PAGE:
How can the Aviation Industry fly towards a better future with their suppliers?

The aviation industry has experienced significant changes over the last few years. From a global pandemic which brought all flying to a halt, to the increasing need to reduce their carbon emissions, airlines have had to recognise a shift in industry priorities and adapt accordingly. But what are some of the main challenges airlines are currently facing, and how can working closely with their suppliers provide them with a solution?
How can the Aviation Industry fly towards a better future

Flying across the globe has become commonplace. In 2019 alone, over 38 million flights were made, carrying over 4 billion passengers. But, as big as this number sounds, the aviation industry was still facing an array of problems. Even prior to the pandemic, airlines were experiencing an average profit loss of $17 billion a year. This, of course, was made significantly worse due to Covid-19, which restricted non-essential travel and subsequently ushered in a period of retrenchments, grounding of entire plane fleets, and the laying off of airline personnel. 

Now, airlines are set to face even more challenges including the rising costs of fuel and a looming recession, with experts believing it will have a heavy impact on booking sales. This coupled with aviation’s requirement to comply with climate change targets and make air travel more sustainable is a huge shift in industry priorities. We can already see this shift occurring in other industries, where large organisations, such as Mars, are cutting their business travel by 50% to reduce their scope 3 emissions].  Aviation is at a crossroads; the need to introduce change is becoming more vital by the day, but in order to introduce those changes, they must overcome certain challenges 


So what are some of the main challenges the Aviation industry is currently facing?


The struggle to achieve Net Zero for 2050 


“The aviation industry post COVID-19 will undoubtedly be influenced by the notion of a green recovery” – The European Union Aviation Safety Agency


The climate crisis and aviation’s contribution to rising greenhouse gas emissions is one of the most undeniable challenges faced by the industry to date.  Who can forget the infographics that were shared on social media of how much carbon emissions dropped when air travel was grounded at the beginning of the COVID-19 pandemic in 2020?


Airborne nitrogen dioxide pollution, China, Jan 1 to Feb 28, 2020


Currently, aviation contributes to approximately 3% of the world’s carbon emissions, but there is the potential for that figure to triple by 2050 if no serious preventative measures are taken.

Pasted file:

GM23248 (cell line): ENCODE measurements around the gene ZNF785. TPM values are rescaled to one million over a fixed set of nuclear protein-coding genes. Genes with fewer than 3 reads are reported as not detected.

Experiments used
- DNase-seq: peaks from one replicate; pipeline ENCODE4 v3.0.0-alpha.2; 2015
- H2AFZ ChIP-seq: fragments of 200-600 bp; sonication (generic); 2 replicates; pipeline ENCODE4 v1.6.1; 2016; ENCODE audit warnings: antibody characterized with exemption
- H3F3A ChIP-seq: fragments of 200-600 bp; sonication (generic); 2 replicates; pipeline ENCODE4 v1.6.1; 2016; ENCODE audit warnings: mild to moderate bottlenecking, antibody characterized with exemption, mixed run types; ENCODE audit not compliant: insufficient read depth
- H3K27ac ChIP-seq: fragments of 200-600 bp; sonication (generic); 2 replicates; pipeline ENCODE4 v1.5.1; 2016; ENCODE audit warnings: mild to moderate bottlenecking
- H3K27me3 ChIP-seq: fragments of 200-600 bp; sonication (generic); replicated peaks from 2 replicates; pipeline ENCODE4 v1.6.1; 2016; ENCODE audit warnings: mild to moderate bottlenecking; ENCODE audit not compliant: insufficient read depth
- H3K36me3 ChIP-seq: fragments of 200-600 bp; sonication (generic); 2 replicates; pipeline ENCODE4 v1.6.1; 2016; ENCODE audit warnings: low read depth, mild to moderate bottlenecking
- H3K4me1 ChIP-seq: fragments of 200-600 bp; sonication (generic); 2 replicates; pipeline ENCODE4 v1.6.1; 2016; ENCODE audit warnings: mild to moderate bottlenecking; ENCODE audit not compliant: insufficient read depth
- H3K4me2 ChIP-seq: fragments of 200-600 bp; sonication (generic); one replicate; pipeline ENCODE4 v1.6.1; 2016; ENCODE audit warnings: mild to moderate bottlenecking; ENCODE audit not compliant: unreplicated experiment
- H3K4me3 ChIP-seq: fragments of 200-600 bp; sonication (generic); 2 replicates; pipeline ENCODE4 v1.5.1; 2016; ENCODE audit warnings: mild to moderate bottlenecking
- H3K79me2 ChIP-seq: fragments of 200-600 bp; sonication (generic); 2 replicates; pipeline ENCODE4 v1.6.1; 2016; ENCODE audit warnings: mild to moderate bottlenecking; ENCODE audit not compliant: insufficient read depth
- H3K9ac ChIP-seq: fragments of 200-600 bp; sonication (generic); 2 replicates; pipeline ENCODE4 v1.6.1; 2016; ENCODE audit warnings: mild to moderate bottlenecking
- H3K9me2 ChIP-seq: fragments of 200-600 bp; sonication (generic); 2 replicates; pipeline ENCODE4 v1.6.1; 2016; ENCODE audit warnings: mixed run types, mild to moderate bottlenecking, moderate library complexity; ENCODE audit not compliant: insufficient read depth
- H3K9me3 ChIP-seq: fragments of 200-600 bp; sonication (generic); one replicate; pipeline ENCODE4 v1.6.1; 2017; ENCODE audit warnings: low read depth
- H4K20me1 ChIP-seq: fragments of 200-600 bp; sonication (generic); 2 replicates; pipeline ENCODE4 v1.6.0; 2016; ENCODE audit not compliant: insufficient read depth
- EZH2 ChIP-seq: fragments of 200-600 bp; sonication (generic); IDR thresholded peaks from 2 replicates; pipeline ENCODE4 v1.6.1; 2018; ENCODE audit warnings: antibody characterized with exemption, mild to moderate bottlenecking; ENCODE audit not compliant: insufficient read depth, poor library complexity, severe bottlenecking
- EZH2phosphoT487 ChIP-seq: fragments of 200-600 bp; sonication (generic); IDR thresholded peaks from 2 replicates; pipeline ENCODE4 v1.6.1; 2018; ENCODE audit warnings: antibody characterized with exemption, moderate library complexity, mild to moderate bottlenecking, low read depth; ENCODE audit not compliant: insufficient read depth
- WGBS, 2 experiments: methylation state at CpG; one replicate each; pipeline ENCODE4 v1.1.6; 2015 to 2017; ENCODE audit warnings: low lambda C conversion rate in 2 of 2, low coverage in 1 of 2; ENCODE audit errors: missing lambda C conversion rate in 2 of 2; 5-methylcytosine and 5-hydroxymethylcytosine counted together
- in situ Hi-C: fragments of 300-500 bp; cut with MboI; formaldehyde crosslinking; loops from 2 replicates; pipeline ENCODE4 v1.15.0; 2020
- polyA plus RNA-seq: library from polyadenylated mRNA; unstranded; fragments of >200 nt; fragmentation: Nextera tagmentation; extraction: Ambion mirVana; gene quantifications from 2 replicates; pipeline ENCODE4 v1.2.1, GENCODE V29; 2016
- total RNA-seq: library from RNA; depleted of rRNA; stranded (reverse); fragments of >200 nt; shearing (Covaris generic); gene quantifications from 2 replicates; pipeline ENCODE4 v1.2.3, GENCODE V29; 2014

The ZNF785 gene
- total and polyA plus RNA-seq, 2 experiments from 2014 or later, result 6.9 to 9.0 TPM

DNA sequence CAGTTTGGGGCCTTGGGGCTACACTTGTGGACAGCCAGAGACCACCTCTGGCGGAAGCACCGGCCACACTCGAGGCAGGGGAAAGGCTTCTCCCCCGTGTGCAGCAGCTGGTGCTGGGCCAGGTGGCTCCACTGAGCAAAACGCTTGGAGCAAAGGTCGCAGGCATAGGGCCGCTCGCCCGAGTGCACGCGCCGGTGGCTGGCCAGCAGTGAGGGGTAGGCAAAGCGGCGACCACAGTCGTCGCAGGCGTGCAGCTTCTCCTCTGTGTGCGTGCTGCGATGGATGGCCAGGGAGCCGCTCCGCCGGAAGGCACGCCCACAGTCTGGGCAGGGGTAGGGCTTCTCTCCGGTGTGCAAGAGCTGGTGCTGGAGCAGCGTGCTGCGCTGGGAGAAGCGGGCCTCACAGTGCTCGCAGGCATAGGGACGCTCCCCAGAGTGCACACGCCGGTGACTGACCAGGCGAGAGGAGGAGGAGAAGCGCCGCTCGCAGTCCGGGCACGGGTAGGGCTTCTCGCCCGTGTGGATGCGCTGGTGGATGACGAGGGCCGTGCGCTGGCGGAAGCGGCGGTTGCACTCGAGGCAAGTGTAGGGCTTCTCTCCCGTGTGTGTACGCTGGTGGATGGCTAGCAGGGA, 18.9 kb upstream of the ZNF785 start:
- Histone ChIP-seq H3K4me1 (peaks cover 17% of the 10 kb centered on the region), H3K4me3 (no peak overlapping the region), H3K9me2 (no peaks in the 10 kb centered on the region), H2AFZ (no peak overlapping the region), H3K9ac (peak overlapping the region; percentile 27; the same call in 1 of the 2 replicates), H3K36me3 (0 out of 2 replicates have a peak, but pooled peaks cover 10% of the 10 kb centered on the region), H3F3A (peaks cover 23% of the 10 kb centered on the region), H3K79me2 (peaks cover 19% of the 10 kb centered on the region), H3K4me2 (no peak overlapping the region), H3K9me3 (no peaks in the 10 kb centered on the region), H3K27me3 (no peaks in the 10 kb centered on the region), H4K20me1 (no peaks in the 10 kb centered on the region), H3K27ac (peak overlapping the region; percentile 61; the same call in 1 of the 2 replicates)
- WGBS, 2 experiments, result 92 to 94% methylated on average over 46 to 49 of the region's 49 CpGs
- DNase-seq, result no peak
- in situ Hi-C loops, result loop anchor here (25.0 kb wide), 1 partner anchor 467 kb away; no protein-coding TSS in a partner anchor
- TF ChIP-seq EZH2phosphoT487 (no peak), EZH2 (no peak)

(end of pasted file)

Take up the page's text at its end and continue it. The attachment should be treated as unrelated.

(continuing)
To remedy this, the UN International Civil Aviation Organisation (ICAO) launched an announcement of a shared goal for carbon neutrality in 2016, requiring airlines around the world to work together towards this target with the hopes of making a significant impact as a collective. The International Air Transport Association ( IATA ) firmly believes that airlines require the coordinated support and efforts of the entire aviation industry, including airlines, airports, manufacturers, and all associated suppliers in order to achieve Net Zero. But this is no easy feat, it requires the establishment of strong, long-term alignment across multiple organisations and bodies within the industry as well as every airline’s extended supply chains.

The successful collaboration between airlines and their suppliers is the most vital element when it comes to achieving a sustainability target, as supply chains account for nearly 80% of an organisation’s carbon emissions. By working closely with their suppliers and manufacturers, airlines have the opportunity to have a clear account of where their carbon emissions are being created most and which methods can help to make a significant impact on their carbon footprint. 

Supplier Day helps to break through the traditional barriers between Procurement and suppliers to establish the exchange of information and resources required by both parties to achieve overarching goals. By working with their suppliers, airlines avoid the mistake of bypassing their scope 3 emissions and instead can tackle their carbon emissions at the root, enabling their suppliers to not only participate in their journey to Net Zero but openly advocate and champion it within their own supplier ecosystem. A well-established and communicated strategy is key to establishing long-term, widespread impact across the entirety of an organisation’s supply ecosystem, including within the aviation industry. 

Without this, aviation would have an extremely difficult time achieving this goal within the given timeline.  


Overall delay in technological advancements


Unfortunately, one of the main elements aviation requires to achieve these sustainability goals is serious technological advancement. Whether they are focusing on alternative fuels or net zero aircrafts, the technology required to produce wide-scale impact is still years away. 

It is crucial that we support the rapid development of technologies that maintain the benefits of air travel whilst maximising the opportunities that decarbonisation brings – Department of Transport, UK Government 

As pressures mount to push progress toward net zero, the alternatives currently presented as replacements, like biofuel, are in fact short-term alternatives. As the Aviation industry faces problems such as insufficient quantities of these ‘alternatives’ and an inability to sustain them in the long term, true progression can only be achieved through technological developments.